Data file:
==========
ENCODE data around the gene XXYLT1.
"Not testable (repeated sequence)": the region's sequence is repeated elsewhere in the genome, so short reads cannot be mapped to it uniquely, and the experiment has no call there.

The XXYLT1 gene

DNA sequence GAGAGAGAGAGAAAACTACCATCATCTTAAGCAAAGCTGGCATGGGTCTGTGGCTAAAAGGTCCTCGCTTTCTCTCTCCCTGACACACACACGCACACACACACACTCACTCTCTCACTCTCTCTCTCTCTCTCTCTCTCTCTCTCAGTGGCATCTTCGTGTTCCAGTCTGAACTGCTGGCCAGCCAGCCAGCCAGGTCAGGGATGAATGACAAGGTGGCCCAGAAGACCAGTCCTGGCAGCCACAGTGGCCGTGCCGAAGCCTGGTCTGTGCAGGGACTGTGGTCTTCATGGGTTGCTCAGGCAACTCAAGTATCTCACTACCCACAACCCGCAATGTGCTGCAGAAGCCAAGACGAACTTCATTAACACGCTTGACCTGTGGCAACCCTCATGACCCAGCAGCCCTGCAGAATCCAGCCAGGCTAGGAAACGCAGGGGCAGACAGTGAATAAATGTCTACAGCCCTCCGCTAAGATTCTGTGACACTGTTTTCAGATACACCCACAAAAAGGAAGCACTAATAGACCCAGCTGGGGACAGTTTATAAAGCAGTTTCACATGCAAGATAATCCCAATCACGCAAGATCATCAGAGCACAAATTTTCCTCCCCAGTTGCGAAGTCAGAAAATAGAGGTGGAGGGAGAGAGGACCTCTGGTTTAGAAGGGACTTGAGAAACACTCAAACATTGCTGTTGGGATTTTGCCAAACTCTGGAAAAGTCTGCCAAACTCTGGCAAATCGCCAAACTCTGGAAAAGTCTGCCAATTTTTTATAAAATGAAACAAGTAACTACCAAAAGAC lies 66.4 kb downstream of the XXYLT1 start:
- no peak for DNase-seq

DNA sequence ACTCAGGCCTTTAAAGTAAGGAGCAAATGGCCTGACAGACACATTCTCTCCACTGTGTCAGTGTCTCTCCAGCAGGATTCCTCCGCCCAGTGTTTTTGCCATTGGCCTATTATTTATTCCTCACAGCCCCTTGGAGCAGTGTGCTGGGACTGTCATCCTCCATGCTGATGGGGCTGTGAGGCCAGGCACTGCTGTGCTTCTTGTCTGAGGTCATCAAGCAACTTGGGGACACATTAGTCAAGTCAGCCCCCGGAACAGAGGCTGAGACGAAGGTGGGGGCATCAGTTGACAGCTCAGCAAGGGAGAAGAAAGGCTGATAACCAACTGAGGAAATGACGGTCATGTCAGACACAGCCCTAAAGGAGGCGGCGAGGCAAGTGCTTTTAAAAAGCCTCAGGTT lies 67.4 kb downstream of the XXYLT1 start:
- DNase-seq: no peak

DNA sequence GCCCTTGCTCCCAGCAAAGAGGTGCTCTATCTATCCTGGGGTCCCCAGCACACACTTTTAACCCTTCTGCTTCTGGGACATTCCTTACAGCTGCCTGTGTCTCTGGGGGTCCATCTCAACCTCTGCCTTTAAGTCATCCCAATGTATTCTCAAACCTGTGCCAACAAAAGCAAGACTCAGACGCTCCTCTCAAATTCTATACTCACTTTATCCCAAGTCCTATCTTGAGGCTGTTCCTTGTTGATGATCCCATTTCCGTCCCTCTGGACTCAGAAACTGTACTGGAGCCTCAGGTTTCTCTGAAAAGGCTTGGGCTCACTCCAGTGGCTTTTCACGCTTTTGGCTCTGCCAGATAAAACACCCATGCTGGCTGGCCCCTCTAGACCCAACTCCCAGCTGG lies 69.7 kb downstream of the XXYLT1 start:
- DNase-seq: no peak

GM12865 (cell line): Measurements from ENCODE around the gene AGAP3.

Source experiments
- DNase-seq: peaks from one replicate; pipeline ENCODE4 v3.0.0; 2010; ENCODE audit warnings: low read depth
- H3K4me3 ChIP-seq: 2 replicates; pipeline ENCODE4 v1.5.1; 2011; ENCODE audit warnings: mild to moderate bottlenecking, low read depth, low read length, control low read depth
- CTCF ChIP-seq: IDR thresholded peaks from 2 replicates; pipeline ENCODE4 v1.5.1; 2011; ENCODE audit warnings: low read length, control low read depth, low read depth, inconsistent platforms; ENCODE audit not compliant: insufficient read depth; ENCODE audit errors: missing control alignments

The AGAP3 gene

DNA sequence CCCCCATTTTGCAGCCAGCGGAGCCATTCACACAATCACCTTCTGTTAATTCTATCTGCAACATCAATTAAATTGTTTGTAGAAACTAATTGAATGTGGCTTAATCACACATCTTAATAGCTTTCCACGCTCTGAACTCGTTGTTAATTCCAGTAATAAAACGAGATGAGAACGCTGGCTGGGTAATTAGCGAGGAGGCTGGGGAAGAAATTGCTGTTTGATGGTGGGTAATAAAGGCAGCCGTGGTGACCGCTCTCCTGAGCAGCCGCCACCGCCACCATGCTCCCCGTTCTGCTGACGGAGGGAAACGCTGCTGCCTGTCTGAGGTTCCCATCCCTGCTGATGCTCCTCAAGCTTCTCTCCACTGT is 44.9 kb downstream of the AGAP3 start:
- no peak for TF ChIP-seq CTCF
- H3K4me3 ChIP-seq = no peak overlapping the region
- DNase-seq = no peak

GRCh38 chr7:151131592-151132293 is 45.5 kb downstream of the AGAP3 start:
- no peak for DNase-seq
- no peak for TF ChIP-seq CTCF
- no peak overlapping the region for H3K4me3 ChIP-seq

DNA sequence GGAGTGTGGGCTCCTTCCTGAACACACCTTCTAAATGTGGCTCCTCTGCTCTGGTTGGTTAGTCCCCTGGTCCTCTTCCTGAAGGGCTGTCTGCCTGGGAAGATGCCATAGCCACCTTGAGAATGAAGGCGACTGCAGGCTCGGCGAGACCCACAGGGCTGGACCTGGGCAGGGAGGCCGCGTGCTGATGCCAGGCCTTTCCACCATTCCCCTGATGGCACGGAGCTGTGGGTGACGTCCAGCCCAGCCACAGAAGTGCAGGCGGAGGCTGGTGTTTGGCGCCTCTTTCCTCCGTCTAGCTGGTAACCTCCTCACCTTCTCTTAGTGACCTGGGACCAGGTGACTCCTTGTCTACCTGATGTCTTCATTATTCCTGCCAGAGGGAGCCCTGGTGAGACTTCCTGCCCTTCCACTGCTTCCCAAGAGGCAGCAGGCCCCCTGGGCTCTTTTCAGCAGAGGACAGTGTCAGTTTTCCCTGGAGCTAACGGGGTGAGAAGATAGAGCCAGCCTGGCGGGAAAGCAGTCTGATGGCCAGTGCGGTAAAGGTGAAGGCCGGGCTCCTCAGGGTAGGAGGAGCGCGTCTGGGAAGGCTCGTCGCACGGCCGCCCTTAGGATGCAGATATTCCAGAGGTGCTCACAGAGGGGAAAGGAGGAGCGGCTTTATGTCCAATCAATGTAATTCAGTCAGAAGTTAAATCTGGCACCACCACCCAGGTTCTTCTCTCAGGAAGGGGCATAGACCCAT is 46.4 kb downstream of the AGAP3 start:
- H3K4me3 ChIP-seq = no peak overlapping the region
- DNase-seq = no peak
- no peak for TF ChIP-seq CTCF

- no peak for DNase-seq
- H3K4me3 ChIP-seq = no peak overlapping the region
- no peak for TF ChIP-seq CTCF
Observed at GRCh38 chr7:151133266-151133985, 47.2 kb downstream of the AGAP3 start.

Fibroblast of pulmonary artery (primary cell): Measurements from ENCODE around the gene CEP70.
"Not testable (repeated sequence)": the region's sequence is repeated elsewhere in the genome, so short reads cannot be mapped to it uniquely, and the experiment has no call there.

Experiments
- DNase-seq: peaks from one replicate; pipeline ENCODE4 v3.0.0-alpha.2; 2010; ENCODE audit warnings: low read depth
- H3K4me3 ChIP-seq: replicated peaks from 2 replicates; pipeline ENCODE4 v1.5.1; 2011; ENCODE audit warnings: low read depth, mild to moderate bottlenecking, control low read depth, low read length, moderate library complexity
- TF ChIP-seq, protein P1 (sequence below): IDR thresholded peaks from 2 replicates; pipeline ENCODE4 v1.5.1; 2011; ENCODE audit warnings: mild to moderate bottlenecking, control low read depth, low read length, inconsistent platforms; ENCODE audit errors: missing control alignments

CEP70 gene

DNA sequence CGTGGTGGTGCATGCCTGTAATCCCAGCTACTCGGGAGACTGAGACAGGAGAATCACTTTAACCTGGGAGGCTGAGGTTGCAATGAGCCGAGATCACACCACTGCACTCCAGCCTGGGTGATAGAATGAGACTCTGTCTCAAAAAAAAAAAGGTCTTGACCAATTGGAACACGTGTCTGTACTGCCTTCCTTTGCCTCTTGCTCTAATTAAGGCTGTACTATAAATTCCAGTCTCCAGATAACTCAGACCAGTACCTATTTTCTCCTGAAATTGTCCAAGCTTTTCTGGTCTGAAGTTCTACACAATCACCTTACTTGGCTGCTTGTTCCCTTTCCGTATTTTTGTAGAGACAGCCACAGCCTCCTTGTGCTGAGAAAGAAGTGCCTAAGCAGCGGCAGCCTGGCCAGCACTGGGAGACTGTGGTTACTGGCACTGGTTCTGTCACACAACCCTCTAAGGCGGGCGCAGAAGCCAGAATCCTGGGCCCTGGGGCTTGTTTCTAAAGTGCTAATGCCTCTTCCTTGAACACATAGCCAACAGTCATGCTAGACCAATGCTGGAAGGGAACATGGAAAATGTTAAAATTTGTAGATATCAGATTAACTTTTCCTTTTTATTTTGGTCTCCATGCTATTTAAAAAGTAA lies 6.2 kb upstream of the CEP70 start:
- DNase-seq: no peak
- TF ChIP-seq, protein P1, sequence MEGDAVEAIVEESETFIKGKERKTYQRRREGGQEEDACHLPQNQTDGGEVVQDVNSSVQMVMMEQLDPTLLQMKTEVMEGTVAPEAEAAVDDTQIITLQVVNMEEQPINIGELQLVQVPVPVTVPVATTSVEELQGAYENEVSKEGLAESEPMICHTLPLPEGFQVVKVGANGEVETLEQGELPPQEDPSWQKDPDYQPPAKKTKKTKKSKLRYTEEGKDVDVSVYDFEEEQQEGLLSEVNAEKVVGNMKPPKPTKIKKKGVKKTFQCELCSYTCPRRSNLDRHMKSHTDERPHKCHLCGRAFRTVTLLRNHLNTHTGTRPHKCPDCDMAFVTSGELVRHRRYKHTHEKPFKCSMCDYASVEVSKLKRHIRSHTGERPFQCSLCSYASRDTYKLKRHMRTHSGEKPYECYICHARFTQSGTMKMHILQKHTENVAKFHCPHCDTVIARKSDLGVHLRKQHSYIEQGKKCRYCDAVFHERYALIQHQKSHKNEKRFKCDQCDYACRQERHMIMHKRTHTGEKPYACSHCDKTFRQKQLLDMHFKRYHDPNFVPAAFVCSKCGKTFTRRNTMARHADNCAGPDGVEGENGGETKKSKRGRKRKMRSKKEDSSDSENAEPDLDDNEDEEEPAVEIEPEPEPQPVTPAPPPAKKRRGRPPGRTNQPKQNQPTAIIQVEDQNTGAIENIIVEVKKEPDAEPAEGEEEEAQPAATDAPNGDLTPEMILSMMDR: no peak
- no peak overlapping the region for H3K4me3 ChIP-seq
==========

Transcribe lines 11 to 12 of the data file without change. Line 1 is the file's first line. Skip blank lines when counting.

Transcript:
Source experiments
- DNase-seq: peaks from one replicate; pipeline ENCODE4 v3.0.0; 2010; ENCODE audit warnings: low read depth